NEW YORK – U.S. President-elect Donald Trump may be promising rapid economic growth, but there’s one place where business has come to a near standstill – the area around Trump Tower in Manhattan, one of the priciest pieces of real estate in the world.
Since his election, the streets around the edifice have been blocked off, while car and foot traffic has been either restricted or banned altogether.
Meanwhile, crowds of onlookers, protesters and journalists from around the world have been gathering; the cliché is true: The place where Trump has his $90-million penthouse has taken on a circus atmosphere. If you want your five seconds of fame, just come on down to Trump Tower and you’ll find a television crew that wants to interview you.
Before last week anyway, this area boasted some of the world’s most expensive real estate. A few deals this year bear this out: The luxury jewelry company Bulgari paid a world-record $16 million for its store at the corner of Fifth Avenue and 57th Street – about $5,500 per square foot.
But with the post-election chaos in the area, a number of luxury businesses have been hard hit. Worst off are Gucci and Tiffany’s, the two stores whose entrances abut Trump Tower’s entrance.
Other brands have also paid huge sums to sell their products here. Microsoft paid $17 million (around $3,400 per square foot) for the building that houses its flagship store. Victoria’s Secret paid $34 million for a big store nearby – a bargain at $3,600 per square foot.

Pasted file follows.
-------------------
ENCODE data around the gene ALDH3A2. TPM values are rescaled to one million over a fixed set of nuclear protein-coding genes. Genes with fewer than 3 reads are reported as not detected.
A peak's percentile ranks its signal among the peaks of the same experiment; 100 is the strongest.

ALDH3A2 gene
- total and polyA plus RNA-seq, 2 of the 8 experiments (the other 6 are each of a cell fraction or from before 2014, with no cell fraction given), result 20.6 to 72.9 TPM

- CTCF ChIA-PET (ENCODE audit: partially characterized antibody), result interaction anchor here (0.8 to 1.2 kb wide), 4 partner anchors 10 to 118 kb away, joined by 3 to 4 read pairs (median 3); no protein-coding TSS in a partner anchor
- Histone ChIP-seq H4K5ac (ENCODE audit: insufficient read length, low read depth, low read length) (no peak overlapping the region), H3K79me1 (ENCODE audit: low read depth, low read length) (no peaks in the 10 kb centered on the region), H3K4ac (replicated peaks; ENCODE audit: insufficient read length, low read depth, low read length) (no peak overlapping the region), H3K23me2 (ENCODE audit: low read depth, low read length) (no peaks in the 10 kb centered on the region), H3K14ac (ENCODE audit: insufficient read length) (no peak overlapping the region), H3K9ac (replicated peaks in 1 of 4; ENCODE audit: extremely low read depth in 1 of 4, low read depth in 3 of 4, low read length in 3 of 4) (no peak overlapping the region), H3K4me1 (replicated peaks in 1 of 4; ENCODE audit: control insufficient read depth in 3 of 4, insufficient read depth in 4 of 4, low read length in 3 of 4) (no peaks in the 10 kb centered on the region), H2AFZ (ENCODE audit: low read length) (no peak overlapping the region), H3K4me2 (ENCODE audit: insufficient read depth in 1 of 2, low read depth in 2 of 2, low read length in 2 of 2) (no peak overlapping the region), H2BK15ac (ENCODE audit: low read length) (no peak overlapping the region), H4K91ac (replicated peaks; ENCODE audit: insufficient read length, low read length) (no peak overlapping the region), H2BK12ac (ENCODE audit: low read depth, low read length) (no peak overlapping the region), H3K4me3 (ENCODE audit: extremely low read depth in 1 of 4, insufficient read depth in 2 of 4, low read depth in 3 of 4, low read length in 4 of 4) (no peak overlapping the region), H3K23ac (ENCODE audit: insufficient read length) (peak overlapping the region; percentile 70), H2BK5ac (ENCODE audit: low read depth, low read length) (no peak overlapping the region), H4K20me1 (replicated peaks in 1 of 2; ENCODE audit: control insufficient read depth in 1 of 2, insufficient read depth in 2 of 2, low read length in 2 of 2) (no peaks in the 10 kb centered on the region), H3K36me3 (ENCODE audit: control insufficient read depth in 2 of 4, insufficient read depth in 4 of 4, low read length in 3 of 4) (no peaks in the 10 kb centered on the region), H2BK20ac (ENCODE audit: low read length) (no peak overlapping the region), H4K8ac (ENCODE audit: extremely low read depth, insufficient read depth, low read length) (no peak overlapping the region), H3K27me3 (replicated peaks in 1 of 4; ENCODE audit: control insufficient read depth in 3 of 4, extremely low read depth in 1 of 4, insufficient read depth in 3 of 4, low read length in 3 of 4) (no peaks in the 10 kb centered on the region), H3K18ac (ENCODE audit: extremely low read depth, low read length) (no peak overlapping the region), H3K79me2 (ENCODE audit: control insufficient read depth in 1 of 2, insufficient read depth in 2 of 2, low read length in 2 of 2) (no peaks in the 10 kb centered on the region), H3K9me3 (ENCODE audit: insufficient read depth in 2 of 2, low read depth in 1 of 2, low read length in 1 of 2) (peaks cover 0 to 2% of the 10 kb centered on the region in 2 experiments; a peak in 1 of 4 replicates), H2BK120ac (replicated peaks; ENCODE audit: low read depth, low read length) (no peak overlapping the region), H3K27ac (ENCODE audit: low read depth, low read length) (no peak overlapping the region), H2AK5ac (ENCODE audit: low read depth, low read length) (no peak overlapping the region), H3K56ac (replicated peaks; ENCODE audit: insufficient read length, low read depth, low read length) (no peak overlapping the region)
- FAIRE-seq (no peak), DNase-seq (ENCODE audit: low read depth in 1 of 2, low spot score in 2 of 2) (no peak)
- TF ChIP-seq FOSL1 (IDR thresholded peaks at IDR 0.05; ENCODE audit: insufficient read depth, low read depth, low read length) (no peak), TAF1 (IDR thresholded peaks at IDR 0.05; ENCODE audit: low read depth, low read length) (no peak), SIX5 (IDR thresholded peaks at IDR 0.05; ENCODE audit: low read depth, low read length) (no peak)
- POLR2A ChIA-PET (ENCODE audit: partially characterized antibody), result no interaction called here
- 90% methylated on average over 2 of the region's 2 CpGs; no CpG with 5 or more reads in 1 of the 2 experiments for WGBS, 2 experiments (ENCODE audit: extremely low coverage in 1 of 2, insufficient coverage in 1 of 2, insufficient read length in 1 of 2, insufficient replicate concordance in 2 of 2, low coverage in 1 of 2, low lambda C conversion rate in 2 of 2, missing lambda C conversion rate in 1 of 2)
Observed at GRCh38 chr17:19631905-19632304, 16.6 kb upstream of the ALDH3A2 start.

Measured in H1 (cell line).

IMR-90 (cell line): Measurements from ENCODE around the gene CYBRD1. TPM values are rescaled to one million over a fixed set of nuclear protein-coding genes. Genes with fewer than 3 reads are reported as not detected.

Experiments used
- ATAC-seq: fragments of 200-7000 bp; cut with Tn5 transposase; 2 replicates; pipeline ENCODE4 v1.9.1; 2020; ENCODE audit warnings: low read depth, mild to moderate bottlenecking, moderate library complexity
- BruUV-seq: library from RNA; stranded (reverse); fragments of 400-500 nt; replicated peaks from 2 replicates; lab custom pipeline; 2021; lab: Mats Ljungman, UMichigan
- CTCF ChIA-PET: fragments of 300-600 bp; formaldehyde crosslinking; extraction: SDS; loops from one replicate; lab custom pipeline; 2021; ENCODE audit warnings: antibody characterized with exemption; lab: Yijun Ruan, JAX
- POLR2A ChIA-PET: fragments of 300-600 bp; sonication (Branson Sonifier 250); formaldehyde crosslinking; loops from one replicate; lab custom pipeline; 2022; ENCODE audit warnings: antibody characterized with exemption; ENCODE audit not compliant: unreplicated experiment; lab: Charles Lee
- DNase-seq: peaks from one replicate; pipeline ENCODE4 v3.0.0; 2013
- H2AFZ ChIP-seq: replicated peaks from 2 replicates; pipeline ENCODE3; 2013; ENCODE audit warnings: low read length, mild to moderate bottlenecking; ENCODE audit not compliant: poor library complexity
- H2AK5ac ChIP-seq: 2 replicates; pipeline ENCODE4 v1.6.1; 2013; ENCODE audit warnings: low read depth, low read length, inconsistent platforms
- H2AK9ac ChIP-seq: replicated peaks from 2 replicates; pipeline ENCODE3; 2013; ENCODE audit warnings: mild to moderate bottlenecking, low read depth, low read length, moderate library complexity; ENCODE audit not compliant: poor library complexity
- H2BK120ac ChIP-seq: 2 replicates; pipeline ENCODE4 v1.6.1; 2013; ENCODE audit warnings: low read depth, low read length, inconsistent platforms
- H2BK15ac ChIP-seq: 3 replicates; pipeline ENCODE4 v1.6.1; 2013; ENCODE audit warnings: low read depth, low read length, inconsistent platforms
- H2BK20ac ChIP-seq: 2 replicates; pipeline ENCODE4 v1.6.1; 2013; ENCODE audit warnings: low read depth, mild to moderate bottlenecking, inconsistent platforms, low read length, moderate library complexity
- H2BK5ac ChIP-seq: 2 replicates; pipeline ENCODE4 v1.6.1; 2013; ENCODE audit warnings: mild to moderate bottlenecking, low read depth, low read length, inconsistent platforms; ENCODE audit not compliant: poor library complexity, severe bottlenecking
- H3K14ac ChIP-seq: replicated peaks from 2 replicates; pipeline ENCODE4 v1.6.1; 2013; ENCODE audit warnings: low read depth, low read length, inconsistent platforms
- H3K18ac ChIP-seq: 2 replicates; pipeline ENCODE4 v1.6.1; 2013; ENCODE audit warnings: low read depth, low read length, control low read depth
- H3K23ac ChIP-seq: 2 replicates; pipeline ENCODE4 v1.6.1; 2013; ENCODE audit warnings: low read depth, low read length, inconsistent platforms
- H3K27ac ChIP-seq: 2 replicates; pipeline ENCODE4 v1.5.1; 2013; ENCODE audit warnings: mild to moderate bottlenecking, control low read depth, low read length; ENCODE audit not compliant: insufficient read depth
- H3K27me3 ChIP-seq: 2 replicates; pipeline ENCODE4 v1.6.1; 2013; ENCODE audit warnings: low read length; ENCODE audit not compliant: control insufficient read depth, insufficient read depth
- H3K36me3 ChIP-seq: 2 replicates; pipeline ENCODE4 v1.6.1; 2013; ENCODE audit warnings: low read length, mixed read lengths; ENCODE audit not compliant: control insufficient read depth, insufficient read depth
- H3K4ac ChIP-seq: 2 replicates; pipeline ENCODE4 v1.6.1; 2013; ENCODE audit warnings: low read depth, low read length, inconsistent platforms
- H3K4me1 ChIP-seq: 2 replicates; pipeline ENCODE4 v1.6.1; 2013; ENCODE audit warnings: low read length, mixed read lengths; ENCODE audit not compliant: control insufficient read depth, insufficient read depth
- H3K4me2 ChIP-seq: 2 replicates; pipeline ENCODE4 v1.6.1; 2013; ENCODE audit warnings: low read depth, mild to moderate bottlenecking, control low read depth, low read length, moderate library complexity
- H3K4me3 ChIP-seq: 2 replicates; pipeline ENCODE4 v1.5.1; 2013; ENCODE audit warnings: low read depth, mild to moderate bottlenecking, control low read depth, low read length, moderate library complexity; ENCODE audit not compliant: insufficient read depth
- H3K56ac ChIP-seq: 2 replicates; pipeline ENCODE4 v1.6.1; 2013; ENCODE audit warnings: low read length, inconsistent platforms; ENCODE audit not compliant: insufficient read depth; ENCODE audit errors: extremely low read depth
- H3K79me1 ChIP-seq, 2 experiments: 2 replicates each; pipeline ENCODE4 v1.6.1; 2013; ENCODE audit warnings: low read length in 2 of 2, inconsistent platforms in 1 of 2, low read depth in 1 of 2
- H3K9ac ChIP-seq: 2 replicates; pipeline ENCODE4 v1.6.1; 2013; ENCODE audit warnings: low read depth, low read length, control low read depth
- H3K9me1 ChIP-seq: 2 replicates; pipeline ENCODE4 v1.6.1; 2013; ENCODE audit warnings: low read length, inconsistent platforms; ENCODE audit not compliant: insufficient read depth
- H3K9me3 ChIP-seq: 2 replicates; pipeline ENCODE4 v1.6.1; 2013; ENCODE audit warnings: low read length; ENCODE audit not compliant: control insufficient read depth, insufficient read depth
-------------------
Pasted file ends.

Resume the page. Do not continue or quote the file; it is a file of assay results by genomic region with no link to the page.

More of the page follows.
The street leading to Trump Tower’s residential section has been closed to cars and pedestrians; only guests and residents of the building or adjacent buildings may enter.
But if you feel you simply must get in – provided you’re not afraid of the counterterrorism cops and their dogs – all you need to do is say you’ve come to do some shopping at Tiffany’s or Gucci. The tough guys will grudgingly let you in.
That’s how I got into Tiffany’s. The store was practically deserted and the employees said they didn’t know what was going to happen – the Christmas shopping season has begun and normally the place would be bustling.
At the public-commercial part of Trump Tower, the magic word with the counterterrorism cops is “Starbucks.” But even Starbucks is much emptier than usual.
Yes, it’s pretty sad these days inside Trump Tower. You’ll see television crews that obtained special permission to aim their cameras at the elevators should the president-elect emerge, but few other souls. I have no desire to return there anytime soon.
I didn’t even try to get into the flagship Gucci store. Finding yourself in a sterile, or somewhat sterile, zone doesn’t exactly put you in a buying mood.
Salespeople at Prada across the street say customers aren’t coming. Lots of folks are crowding Fifth Avenue for a glimpse of the tower and the action, but these aren’t the 1 percent who’d normally show up to buy a sweater.
None of this is going to help the value of the apartments in the building, which currently range from $5 million to 10 million. The average monthly rent there is $10,000 to $15,000, but who wants to live in a potential terrorist target where you have to endure constant security checks?
Rumor has it that someone bought an apartment in Trump Tower for $12 million just a few days before the election. Makes you wonder who that person voted for.
The president-elect reportedly plans to spend weekends at the fortress rather than at the White House, so expect more chaos in mid-Manhattan over the next four years.